The African bollworm (Helicoverpa armigera) is considered a major pest in Southern Africa. Due to its aggressive feeding behaviour, it has a significant impact on a wide range of host crops, including beans, citrus, cotton, maize, tomato, drying wheat ears, lettuce heads and even rosebuds. The bollworm can be controlled by a variety of chemicals, depending on the crop infested, but many of these present complications.
Because the bollworm has a habit of entering the fruit, boll or pod, the plant affords it a good deal of protection against chemical sprays, making control almost impossible. “A short-lived chemical is often necessary as the fruit is attacked shortly before harvest. This is particularly the case in tomatoes, but is also a problem in beans, peas, gooseberries and sweetcorn,” says André Fox, CEO of Madumbi Sustainable Agriculture.
“In these cases, chemicals such as mevinphos and endosulfan are often recommended, while other chemicals registered for control of this pest are carbaryl, tetrachlorvinphos and synthetic pyrethroids. However, many of these have in recent years been deemed unsuitable for vegetable crops, and safer formulations containing Bacillus thuringiensis (a bacterial disease
in many insects) have become available.” Another problem is that bollworm has a tendency worldwide to develop resistance to chemicals, particularly synthetic pyrethroids.
A virus, Helicoverpa armigera nucleopolyhedrovirus (HearNPV), could soon offer South African farmers an effective alternative treatment. HearNPV is contained in Bolldex, a Swiss product not yet commercially available here. Madumbi Sustainable Agriculture have applied for registration – initially for tomato and lettuce use, but with expansion to other crops planned.
“This virus is the new kid on the biologicals block,” says Fox.
“It shows excellent population reduction of African bollworm. It leaves no residue and is species-specific, so there’s no impact on beneficial insects such as bees or parasitoids. It’s perfect when used as part of an integrated pest management programme.” As with many caterpillar pests, best results are achieved if control measures are taken against the early stages, and scouting procedures are recommended to detect eggs and very young larvae.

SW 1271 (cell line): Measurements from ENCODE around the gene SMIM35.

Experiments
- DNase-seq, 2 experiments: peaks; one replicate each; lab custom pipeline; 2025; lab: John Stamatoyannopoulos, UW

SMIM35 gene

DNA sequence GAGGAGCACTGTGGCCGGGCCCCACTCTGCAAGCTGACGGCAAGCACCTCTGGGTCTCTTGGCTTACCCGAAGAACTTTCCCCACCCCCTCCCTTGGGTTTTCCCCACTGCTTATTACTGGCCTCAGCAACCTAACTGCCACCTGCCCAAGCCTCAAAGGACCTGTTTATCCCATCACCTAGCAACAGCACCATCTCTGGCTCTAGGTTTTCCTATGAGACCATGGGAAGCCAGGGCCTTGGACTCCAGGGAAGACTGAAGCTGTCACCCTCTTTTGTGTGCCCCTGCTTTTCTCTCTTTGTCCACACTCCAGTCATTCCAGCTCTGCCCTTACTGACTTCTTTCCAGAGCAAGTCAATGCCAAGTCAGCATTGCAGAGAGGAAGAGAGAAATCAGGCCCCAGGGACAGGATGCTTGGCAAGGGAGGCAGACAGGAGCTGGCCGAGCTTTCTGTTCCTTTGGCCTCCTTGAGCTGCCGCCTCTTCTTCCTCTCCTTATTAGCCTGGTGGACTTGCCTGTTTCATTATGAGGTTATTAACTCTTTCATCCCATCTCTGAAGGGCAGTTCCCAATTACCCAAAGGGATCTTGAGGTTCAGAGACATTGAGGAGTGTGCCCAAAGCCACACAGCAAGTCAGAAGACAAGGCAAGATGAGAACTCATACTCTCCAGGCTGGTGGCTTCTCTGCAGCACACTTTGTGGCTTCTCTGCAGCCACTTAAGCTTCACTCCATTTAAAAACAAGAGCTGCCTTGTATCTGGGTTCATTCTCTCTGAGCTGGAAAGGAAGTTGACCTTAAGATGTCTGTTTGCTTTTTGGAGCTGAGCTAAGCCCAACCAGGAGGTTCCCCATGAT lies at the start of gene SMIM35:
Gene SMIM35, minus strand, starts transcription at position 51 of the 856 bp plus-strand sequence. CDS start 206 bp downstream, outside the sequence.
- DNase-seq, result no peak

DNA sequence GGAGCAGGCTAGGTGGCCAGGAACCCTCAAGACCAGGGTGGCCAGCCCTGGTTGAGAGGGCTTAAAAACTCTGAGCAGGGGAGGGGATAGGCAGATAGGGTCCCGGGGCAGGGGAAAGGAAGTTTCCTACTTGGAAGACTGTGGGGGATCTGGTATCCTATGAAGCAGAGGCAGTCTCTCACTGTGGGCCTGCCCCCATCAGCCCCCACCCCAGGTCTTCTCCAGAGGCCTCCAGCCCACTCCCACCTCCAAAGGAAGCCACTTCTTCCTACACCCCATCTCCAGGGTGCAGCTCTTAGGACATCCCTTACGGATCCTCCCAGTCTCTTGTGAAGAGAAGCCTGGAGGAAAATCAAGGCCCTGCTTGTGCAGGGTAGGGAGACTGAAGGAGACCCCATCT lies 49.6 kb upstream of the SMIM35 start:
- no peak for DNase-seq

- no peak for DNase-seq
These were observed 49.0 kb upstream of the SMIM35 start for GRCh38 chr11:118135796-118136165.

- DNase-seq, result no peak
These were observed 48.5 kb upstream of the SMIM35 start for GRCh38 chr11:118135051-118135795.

“Timing is critical,” says Fox. “For the best results, you should spray the crop when you see the first pest eggs or when the eggs start to hatch. The larvae feed on their eggshells and so ingest the virus particles at a very young larval stage, resulting in a higher efficacy rate. If the eggs can be infested before the larvae start searching for food, damage control will be much more effective.”
Should this window period be missed, the virus can be sprayed onto the crop, flowers and fruit where larvae are present. When the larvae initially tunnel into the fruit, or when they feed on the fruit, they ingest the virus particles. Bolldex should be applied by a sprayer at a low dose rate of 200ml/ha, repeated every seven days until the pest is controlled. It is compatible with fungicides, insecticides and foliar feeds, provided the pH is managed.
“It’s very important to manage the pH in the tank mix,” explains Fox. “It should be kept at between 5 and 8, otherwise the virus protein capsule, which protects the virus against UV rays, will dissolve and the unprotected virus will not be as effective. For this reason, it’s also important that the product be applied in the late afternoon or during low UV periods.”
While Madumbi awaits product registration, it is conducting trials in South Africa, applying Bolldex to citrus, tomato, peaches and wheat. “We’ve had a more than 90 % success rate in the reduction of African bollworm populations and have also had very good results in reducing crop damage when the product is applied as recommended,” says Fox.
One of the trials was conducted with Bushveld Fruit Growers and Processors and Laeveld Agrochem in Marble Hall on a 4ha crop of San Pedro peach trees under hail netting. Bolldex was applied with an orchard mistblower at a rate of 1 500l/ha with
a Bolldex dose of 200ml/ha. The eggs and larvae were treated at the first signs of bollworm eggs, just after fruit set. Four applications were repeated at seven-day intervals.
The standard treatment was with Bacillus thuringiensis at a rate of 500g/ha. There was no untreated control, due to the high value of the crop. “Infestation pressure was very high, with up to 16 eggs on a single fruit in some instances,” recalls Fox. “Bolldex yielded 99% scar-free fruit while the Bacillus thuringiensis treatment gave 90% to 95% scar-free fruit. Had no treatment been used, the farmer could have experienced a crop loss of up to 50% as a result of poor quality.”
Viruses such as those contained in Bolldex can also be used in combination with chemical sprays. “The chemicals immediately target and knock down the pests while viruses reduce numbers in the next generation. When applied correctly they reduce populations to economically manageable levels,” Fox concludes.